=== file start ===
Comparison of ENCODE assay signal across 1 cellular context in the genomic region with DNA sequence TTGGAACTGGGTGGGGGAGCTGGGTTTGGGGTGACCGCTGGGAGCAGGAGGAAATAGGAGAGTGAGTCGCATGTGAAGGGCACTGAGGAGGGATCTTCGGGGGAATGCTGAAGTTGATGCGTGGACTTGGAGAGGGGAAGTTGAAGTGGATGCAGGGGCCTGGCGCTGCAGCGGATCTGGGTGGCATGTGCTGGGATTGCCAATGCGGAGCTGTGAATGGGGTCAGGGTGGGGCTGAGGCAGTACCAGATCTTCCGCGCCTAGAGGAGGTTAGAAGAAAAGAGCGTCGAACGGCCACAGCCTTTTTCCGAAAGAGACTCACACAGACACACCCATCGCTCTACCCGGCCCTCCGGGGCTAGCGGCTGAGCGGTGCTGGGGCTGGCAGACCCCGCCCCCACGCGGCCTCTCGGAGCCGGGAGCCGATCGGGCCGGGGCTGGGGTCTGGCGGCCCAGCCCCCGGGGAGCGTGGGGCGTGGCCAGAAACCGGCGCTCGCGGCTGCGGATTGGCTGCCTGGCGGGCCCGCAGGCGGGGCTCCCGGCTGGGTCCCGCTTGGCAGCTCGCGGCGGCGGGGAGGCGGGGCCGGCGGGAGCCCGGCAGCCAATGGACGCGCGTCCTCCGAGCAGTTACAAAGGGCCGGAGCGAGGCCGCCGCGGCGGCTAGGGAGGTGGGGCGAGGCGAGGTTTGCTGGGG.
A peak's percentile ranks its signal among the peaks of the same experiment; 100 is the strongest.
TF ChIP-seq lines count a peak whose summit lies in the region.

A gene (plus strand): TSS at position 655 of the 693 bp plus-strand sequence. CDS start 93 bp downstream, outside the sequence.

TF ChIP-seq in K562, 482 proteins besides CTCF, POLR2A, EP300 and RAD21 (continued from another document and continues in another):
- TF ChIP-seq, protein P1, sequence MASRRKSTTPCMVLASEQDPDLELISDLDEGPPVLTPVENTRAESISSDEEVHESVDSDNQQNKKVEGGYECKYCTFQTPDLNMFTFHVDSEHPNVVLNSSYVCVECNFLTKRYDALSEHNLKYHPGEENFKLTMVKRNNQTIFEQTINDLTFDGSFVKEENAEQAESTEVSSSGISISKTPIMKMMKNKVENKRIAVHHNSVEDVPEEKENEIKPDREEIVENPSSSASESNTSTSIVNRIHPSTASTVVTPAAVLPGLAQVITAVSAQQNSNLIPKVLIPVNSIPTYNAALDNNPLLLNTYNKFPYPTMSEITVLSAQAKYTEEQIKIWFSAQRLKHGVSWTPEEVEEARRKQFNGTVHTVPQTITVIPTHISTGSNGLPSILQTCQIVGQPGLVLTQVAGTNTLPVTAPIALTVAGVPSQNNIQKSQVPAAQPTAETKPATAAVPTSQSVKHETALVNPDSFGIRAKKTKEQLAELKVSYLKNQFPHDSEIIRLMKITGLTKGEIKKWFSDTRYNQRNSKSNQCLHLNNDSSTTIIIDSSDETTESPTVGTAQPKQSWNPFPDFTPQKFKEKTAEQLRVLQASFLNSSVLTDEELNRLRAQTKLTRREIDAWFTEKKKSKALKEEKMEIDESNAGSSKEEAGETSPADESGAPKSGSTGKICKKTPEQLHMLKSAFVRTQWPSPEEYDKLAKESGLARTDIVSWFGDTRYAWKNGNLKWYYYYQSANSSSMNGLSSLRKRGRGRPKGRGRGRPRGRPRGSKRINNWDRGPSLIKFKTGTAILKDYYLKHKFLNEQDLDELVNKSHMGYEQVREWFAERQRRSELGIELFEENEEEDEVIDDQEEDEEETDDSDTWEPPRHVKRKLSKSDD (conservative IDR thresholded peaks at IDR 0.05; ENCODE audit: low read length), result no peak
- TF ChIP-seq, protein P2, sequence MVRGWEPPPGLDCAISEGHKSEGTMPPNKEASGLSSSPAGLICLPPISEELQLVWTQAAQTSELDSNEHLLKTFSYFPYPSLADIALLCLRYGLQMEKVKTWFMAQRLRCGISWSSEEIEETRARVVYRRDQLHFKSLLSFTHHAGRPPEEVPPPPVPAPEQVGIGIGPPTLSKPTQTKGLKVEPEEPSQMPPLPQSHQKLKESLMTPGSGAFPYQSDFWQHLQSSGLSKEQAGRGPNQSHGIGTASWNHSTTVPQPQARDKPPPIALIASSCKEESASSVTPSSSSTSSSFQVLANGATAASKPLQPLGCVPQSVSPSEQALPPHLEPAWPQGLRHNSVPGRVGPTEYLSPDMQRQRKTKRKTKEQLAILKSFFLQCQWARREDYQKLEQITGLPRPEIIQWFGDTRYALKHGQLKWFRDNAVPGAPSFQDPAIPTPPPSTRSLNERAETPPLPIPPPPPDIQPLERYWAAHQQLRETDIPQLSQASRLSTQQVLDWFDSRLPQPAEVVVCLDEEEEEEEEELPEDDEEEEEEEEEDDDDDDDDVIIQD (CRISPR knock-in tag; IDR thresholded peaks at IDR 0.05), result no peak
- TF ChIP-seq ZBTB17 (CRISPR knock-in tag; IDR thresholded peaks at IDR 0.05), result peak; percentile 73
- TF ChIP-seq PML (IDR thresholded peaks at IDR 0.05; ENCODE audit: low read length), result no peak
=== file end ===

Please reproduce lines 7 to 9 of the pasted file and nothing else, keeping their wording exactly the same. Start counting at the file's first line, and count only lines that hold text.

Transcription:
- TF ChIP-seq, protein P2, sequence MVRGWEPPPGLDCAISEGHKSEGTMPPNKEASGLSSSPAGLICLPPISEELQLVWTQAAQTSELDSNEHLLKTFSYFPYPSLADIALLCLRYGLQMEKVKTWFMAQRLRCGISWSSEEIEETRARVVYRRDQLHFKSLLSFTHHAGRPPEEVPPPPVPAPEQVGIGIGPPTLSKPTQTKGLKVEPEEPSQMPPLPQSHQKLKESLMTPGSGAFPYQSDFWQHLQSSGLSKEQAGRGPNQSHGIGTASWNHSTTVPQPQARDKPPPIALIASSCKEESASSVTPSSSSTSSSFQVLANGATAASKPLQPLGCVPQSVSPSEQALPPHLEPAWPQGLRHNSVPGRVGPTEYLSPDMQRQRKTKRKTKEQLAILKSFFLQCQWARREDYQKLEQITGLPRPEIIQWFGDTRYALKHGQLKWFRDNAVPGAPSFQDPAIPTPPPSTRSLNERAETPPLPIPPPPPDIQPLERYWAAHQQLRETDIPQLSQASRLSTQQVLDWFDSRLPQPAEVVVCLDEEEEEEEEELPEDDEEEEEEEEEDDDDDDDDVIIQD (CRISPR knock-in tag; IDR thresholded peaks at IDR 0.05), result no peak
- TF ChIP-seq ZBTB17 (CRISPR knock-in tag; IDR thresholded peaks at IDR 0.05), result peak; percentile 73
- TF ChIP-seq PML (IDR thresholded peaks at IDR 0.05; ENCODE audit: low read length), result no peak